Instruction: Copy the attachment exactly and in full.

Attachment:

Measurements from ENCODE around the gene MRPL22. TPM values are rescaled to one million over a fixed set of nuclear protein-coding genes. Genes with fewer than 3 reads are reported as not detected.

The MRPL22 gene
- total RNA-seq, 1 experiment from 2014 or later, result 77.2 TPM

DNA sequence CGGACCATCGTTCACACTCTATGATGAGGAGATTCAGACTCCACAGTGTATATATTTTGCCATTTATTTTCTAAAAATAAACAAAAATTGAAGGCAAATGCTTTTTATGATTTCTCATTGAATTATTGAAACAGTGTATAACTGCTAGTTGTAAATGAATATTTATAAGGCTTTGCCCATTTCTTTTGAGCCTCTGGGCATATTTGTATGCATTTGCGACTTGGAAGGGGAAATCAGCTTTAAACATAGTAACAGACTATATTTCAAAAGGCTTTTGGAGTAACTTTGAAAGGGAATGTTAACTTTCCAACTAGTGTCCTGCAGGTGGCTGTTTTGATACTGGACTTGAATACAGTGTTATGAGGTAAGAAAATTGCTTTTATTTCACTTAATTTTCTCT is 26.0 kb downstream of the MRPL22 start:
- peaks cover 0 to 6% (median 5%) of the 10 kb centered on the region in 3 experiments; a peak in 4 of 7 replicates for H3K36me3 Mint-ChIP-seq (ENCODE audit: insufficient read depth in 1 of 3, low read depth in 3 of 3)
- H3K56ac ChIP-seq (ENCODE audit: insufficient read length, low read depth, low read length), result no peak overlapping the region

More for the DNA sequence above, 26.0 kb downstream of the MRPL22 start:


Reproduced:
Measurements from ENCODE around the gene MRPL22. TPM values are rescaled to one million over a fixed set of nuclear protein-coding genes. Genes with fewer than 3 reads are reported as not detected.

The MRPL22 gene
- total RNA-seq, 1 experiment from 2014 or later, result 77.2 TPM

DNA sequence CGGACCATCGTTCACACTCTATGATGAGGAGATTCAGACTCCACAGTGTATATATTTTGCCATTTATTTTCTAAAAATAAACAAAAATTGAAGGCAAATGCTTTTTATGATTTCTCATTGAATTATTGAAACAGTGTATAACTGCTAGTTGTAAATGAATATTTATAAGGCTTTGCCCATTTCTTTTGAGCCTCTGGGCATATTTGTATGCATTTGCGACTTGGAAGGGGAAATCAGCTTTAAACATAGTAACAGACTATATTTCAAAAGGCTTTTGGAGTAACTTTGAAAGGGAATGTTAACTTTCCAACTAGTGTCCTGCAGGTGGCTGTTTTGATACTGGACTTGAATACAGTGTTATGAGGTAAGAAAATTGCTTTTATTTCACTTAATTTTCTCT is 26.0 kb downstream of the MRPL22 start:
- peaks cover 0 to 6% (median 5%) of the 10 kb centered on the region in 3 experiments; a peak in 4 of 7 replicates for H3K36me3 Mint-ChIP-seq (ENCODE audit: insufficient read depth in 1 of 3, low read depth in 3 of 3)
- H3K56ac ChIP-seq (ENCODE audit: insufficient read length, low read depth, low read length), result no peak overlapping the region

More for the DNA sequence above, 26.0 kb downstream of the MRPL22 start: